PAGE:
Elm, Rails and session cookies

For my first experiments with Elm, I started to write a small app that fetched data from an existing Rails app which uses Cookie sessions for authentication.

I started down the path of looking for how Elm and more specifically the elm-http package handles cookies, and came across a package for Elm for managing cookies, which is unpublished as the authors’ conclusion was that cookies are rarely useful.

I could see the Rails session Set-Cookie header in the response with the information I needed, so I started to look at extracting that information and sending it as a Set-Cookie header on the request. However, the response headers I was seeing in Elm didn’t include it. This is because browser security blocks scripts making Http calls with XMLHttpRequest from accessing cookies – a good thing.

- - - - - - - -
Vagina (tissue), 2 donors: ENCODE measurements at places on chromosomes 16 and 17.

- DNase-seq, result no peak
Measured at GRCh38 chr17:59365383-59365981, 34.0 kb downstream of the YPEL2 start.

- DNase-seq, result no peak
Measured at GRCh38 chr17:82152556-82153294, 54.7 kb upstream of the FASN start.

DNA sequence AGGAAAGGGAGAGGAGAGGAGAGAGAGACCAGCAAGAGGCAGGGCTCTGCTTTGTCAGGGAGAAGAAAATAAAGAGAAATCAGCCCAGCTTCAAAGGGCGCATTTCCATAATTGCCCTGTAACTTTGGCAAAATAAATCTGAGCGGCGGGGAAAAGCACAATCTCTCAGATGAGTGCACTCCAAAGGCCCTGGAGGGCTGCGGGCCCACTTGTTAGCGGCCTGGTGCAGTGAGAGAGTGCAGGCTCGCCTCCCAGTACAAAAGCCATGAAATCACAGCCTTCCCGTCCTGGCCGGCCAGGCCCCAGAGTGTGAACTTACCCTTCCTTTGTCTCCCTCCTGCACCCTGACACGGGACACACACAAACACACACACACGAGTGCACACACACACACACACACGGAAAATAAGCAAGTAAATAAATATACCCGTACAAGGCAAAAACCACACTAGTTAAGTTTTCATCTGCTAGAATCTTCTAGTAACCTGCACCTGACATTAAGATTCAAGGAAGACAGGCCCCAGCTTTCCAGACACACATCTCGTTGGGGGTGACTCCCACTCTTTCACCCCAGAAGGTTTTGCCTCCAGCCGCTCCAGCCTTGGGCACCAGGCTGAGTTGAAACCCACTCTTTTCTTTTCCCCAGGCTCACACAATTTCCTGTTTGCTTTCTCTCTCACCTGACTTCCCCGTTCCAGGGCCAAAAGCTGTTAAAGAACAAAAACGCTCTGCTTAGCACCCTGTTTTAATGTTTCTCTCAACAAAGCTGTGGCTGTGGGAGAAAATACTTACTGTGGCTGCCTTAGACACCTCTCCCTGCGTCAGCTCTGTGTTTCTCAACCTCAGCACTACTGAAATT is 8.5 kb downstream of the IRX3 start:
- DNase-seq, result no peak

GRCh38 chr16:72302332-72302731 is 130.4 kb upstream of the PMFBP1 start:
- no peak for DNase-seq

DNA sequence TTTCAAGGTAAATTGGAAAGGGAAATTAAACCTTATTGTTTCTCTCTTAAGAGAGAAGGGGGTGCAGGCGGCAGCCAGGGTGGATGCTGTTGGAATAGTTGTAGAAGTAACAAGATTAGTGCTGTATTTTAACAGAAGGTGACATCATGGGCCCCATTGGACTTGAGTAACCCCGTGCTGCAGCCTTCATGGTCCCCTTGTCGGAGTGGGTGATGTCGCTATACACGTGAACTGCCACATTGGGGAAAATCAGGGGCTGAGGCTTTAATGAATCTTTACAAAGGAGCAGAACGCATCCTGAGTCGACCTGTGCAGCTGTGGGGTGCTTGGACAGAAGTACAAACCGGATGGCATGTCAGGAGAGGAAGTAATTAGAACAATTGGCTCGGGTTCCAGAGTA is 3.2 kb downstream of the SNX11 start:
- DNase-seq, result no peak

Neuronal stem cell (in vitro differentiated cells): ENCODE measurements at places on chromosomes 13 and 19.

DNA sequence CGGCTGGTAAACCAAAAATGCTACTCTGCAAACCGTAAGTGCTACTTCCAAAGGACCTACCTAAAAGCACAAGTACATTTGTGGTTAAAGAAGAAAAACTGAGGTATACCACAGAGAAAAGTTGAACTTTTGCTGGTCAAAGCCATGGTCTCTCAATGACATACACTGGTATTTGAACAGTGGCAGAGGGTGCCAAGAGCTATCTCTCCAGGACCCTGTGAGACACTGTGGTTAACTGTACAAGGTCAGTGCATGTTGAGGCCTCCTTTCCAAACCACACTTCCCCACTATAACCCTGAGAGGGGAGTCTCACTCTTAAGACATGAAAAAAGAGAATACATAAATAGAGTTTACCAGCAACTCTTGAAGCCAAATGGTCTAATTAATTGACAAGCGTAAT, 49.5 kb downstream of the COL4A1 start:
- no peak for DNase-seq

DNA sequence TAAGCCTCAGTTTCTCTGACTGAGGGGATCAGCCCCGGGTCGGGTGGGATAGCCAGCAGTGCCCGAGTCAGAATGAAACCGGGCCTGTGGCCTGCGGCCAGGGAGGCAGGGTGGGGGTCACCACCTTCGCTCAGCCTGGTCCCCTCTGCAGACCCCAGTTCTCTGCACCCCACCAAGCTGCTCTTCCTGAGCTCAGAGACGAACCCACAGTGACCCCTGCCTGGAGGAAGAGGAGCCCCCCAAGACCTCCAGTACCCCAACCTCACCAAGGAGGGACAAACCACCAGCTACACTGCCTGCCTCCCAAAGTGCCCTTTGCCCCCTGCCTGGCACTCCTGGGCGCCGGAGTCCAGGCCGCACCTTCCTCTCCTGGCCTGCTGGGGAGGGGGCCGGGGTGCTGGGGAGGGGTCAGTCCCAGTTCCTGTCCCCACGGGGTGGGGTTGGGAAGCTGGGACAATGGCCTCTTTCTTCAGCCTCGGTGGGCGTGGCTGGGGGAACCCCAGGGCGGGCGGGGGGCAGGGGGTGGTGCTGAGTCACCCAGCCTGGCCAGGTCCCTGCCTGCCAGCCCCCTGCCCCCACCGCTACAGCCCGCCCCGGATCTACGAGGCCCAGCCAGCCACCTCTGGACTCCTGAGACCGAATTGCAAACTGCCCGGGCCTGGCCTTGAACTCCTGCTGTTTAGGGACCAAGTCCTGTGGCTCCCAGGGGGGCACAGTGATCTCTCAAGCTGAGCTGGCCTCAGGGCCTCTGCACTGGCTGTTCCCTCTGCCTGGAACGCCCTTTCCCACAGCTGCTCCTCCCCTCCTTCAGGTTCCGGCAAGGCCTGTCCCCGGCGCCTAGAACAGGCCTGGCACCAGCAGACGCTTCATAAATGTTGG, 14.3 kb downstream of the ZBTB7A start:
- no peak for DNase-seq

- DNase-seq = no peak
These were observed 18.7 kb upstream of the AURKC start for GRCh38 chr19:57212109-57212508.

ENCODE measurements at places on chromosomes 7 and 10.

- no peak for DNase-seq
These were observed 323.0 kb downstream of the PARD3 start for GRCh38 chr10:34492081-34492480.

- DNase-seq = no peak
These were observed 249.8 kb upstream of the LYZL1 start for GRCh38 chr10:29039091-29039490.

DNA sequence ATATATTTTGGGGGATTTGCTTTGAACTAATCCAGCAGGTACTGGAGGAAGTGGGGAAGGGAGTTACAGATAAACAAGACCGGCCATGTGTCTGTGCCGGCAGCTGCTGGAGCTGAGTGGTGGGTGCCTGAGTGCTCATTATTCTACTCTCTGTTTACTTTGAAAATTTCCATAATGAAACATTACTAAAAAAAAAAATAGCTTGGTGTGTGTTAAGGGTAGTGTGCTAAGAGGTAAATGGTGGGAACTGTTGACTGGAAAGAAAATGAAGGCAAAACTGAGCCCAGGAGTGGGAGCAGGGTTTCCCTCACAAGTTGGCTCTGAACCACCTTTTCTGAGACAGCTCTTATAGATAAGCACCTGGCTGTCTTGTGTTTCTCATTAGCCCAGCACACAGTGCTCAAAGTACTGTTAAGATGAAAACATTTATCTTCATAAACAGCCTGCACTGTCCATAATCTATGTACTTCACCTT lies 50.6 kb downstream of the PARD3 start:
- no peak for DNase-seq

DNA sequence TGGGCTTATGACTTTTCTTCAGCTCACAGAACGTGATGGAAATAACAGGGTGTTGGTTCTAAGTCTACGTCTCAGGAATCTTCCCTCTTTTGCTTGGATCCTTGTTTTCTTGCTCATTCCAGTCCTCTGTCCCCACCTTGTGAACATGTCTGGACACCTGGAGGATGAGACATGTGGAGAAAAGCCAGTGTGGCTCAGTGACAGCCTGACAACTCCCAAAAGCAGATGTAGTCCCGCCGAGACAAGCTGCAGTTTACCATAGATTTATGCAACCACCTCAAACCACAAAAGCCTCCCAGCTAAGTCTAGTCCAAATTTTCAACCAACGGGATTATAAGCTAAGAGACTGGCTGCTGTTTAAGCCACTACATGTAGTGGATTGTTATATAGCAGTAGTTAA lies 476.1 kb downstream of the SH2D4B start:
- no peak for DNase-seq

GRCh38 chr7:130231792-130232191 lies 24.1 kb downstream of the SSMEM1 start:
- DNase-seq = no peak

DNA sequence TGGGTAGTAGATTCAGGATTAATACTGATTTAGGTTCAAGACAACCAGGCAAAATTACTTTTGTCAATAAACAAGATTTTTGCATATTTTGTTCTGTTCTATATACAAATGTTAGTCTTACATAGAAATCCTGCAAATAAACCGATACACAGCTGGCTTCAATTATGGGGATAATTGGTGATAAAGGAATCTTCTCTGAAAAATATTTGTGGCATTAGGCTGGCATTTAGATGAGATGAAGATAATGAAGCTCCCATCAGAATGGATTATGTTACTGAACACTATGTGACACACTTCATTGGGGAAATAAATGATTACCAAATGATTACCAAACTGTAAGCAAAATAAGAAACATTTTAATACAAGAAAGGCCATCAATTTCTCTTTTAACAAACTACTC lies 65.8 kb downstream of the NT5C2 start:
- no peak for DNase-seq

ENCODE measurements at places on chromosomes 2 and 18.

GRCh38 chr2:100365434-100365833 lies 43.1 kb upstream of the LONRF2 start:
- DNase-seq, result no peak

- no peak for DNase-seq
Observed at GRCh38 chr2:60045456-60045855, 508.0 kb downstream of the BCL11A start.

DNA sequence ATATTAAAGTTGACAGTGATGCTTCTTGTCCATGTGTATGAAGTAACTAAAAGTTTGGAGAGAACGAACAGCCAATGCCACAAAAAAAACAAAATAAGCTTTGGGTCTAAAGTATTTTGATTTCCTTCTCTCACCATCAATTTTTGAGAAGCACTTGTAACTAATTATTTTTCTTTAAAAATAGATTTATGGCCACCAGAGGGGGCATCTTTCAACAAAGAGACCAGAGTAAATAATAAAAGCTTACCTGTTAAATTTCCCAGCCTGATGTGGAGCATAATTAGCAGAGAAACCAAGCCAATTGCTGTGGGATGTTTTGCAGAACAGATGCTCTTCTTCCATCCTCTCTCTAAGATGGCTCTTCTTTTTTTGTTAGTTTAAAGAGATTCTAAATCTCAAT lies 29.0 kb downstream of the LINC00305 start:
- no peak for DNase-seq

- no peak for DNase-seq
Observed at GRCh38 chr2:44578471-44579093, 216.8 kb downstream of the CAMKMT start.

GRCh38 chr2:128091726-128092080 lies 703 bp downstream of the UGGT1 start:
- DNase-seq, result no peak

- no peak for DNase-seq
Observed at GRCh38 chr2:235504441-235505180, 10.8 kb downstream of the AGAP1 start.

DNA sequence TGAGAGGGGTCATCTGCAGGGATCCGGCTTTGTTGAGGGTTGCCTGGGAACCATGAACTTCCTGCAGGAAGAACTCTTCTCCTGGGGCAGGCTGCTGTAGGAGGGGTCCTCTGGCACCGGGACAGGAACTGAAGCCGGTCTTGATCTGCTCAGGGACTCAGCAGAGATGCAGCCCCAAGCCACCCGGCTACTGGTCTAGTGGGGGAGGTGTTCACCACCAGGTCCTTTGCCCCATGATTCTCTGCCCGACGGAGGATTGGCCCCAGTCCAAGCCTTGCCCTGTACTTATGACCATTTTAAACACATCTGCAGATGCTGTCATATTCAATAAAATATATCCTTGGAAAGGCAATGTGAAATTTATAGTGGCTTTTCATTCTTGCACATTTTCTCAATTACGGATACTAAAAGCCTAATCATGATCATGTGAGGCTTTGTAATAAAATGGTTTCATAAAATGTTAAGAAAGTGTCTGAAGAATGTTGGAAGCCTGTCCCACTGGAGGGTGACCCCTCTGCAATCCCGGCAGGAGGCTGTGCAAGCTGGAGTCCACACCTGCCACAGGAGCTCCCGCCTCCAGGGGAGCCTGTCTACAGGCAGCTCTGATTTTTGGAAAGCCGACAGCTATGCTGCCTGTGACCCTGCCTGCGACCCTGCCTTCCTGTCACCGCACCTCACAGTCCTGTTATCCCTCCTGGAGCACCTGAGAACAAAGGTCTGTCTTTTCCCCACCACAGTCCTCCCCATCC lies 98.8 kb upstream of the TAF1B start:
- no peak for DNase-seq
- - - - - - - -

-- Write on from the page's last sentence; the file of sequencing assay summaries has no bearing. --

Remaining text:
Instead of direct access to cookie data, the handling of cookies is left to the browser. By setting withCredentials to true on the XMLHttpRequest, the browser will send the session cookie sent by Rails app back on future requests. This is especially important for cross-site requests for example when you are developing locally but making API requests from a remote server.

The elm-http package supports setting withCredentials in the settings passed to Http.send.

defaults =
Http.defaultSettings

withCredentials =
{ defaults | withCredentials = True }

task =
Http.send
withCredentials
(corsGet url)

(apologies, the code formatter has lost some of the white spacing)

The final trick is to make sure you set withCredentials to be True on all calls, in particular the call where you authenticate to the server and get the session cookie back for the first time.

Finally, it would seem that this isn’t the best way for Javascript based API calls to authenticate, and JSON Web Tokens (JWT) seem to be a much better approach.

Leave a Reply

Your email address will not be published. Required fields are marked *